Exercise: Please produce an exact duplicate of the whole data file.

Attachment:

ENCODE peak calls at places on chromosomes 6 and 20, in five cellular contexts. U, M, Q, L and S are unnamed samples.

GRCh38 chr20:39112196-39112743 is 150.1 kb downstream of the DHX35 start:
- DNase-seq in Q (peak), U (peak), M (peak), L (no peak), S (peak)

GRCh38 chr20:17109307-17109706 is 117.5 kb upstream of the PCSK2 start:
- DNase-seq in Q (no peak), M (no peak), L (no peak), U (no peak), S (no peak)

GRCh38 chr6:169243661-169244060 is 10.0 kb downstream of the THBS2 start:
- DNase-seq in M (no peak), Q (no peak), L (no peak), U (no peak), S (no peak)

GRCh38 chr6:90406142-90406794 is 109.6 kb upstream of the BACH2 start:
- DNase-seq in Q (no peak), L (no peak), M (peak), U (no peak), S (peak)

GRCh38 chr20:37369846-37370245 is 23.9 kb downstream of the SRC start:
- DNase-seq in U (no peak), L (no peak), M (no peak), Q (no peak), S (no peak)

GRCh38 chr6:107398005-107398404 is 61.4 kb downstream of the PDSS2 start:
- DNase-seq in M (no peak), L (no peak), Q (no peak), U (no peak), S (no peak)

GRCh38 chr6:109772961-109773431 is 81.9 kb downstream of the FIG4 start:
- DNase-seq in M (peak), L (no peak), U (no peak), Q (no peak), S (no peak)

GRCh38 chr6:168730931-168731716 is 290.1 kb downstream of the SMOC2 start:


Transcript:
ENCODE peak calls at places on chromosomes 6 and 20, in five cellular contexts. U, M, Q, L and S are unnamed samples.

GRCh38 chr20:39112196-39112743 is 150.1 kb downstream of the DHX35 start:
- DNase-seq in Q (peak), U (peak), M (peak), L (no peak), S (peak)

GRCh38 chr20:17109307-17109706 is 117.5 kb upstream of the PCSK2 start:
- DNase-seq in Q (no peak), M (no peak), L (no peak), U (no peak), S (no peak)

GRCh38 chr6:169243661-169244060 is 10.0 kb downstream of the THBS2 start:
- DNase-seq in M (no peak), Q (no peak), L (no peak), U (no peak), S (no peak)

GRCh38 chr6:90406142-90406794 is 109.6 kb upstream of the BACH2 start:
- DNase-seq in Q (no peak), L (no peak), M (peak), U (no peak), S (peak)

GRCh38 chr20:37369846-37370245 is 23.9 kb downstream of the SRC start:
- DNase-seq in U (no peak), L (no peak), M (no peak), Q (no peak), S (no peak)

GRCh38 chr6:107398005-107398404 is 61.4 kb downstream of the PDSS2 start:
- DNase-seq in M (no peak), L (no peak), Q (no peak), U (no peak), S (no peak)

GRCh38 chr6:109772961-109773431 is 81.9 kb downstream of the FIG4 start:
- DNase-seq in M (peak), L (no peak), U (no peak), Q (no peak), S (no peak)

GRCh38 chr6:168730931-168731716 is 290.1 kb downstream of the SMOC2 start: